Articles filed under General from Indiana
The agency also complains that Vectren didn’t seek competitive bids, which would have led to much lower costs. ...Vectren calculated the plant would need to earn 7 cents per kWh to break even. A more competitive process could drive the costs down to 4 to 5 cents per kWh.
RES stated in a media announcement Tuesday that it is no longer pursuing the project and that it will take action to accomplish the withdrawal immediately. “Technical circumstances for the project have changed unfavorably, making the project no longer feasible,” according to the statement.
“There are some threats out there that we would ingress to the target area and egress away from the target area at low altitude or be forced to see the weather,” Noel said. Any impact the formal review process finds the wind farm would have on the fighter wing would apply whether it is flying A-10s or the F-16s, he said.
Towns adopting ordinances with restrictions on wind farm development are making a mistake, said county attorney Dan Taylor. ...With the cases in Darlington and Alamo, both ordinances reach four miles beyond the town’s borders.
Commissioners said little concerning the Henry County Planning Commission’s “no recommendation” on the controversial Wind Energy Conversion Systems (WECS) ordinance. But opponents said plenty.
A controversial proposed wind project in Miami County is on hold and could be dead after county commissioners Monday said a new wind ordinance requiring a 2,000-foot setback of turbines from property lines would take effect next week.
In the past two elections voters have shown, without a doubt, that they are opposed to having Industrial Turbines in Henry County. In counties all over Indiana, voters have expressed the same sentiments. In Henry County the votes, and will of the people, have been totally ignored. I believe that this is wrong.
The debate and disagreements over placing wind turbines in Cass County have turned family members against one another and neighbor against neighbor.
“No doubt,” Tarantino said as he accepted congratulatory hugs and handshakes after the results were announced. “No doubt about it, this was about the wind farm issue. It’s a shame it took all of this to get the message across. People had been trying to tell them for three years. People in this county don’t want wind turbines.”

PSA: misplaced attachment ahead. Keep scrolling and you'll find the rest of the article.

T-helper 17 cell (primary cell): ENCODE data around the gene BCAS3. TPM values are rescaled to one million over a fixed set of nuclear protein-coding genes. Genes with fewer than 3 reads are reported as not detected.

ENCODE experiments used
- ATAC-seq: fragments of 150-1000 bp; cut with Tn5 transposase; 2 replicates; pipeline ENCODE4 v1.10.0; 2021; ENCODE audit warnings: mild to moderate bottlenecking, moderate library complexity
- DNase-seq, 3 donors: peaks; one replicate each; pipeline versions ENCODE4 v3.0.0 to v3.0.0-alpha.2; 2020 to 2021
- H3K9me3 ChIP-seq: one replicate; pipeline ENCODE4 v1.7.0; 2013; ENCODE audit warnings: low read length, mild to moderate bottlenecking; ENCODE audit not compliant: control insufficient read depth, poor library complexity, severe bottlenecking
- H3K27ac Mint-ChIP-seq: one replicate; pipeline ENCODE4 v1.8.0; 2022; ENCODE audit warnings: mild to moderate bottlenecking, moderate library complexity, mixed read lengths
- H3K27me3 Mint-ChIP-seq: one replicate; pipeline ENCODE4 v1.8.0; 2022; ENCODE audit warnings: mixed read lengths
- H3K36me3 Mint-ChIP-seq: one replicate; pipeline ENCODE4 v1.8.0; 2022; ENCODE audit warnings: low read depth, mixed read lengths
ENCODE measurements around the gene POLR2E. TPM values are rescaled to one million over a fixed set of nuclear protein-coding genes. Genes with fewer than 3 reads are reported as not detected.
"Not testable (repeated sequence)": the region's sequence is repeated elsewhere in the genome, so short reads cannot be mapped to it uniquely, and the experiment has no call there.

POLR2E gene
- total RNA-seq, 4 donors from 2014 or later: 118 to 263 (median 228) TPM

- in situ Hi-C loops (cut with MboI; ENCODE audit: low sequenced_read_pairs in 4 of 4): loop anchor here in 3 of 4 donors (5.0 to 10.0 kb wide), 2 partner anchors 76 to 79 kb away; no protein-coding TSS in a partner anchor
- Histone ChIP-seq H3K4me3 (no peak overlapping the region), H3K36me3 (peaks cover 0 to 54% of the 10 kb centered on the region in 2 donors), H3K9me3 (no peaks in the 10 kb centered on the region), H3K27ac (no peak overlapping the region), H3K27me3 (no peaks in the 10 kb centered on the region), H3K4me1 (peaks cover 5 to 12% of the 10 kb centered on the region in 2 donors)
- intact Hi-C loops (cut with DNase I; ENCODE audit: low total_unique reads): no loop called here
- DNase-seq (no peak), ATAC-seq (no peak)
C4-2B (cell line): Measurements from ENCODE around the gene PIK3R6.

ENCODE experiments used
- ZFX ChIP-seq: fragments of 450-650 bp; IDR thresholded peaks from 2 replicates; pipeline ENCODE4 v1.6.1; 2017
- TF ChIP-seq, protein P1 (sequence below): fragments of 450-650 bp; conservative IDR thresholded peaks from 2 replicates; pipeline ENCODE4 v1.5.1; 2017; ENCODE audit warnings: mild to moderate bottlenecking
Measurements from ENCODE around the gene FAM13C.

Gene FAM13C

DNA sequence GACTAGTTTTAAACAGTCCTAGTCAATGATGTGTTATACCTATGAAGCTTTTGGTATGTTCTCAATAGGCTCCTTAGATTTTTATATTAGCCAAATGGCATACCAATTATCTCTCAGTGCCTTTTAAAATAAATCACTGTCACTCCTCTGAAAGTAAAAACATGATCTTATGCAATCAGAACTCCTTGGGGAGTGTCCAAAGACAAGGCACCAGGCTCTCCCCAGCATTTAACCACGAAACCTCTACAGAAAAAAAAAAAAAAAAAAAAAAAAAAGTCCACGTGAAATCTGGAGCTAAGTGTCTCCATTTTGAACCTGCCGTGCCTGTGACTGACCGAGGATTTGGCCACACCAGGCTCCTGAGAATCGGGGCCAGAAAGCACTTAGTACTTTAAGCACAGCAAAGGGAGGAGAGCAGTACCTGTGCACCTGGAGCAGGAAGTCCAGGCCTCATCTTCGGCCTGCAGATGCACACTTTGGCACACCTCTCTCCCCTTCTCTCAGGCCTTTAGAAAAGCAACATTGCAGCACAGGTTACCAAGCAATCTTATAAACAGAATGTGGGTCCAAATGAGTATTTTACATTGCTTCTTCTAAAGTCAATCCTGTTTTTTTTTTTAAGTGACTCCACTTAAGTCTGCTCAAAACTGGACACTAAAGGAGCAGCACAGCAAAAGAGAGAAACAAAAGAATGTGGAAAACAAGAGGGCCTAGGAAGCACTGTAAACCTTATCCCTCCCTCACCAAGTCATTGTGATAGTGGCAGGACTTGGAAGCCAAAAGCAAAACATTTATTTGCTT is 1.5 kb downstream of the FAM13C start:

I am a Fulton County landowner who had the opportunity to sign a lease for wind turbines and said, “No.” Quietly, at first, but with more conviction as time went on. Ultimately, it is up to your community and county officials to decide whether or not to host industrial wind turbines. No one can make that choice for you, but I want to share with you some of our experiences over the past 12 months with the same wind company planning a project in Pulaski and Jasper Counties.
It is with great frustration and disappointment that I sit back at my computer and draft this column.
You likely won’t see a wind farm sprouting in Allen County, but you probably will see more arrays of slowly revolving wind turbines springing up elsewhere in the state.
People have different opinions about what it's like to live near wind turbines, with some considering them a nuisance in a quiet rural landscape and others seeing them as a new source for income in agricultural areas with few other job opportunities .
Local couple argues county's wind ordinance violates the U.S., Indiana constitutions
Members of No Wind Farms Montgomery County, a group of concerned citizens battling the construction of wind farms, gave the town council a copy of the law and an ordinance to use as a foundation. The ordinance, which was approved by a 5-0 vote, focuses on “noise regulation of wind energy conversion systems.”
Because the size of the West Fork Wind project has changed, an office representing Indiana consumers is not ready to recommend that it be exempted from regulation by the Indiana Utility Regulatory Commission.
Several Pulaski County residents attended the Pulaski County Board of Zoning Appeals and Pulaski County Advisory Plan Commission meetings Monday night to voice opposition toward the development of wind turbines in the area.
A large crowd filed into the Montgomery County Courthouse on Monday expecting to hear more from county commissioners about a proposed amendment to the county’s wind energy ordinance. However, the item was not on the agenda because Commissioner Phil Bane could not attend the meeting.
Many of the meeting's attendees oppose a plan to bring turbines to Adams, Bethlehem, Boone and Harrison townships in northern Cass County. Renewable Energy Systems Americas, or RES, is the company behind the plan and also wants to erect turbines in northern Miami County.
Regulations in Cass County fall short of ones an advocate of wind turbine zoning says are necessary for health, safety and welfare.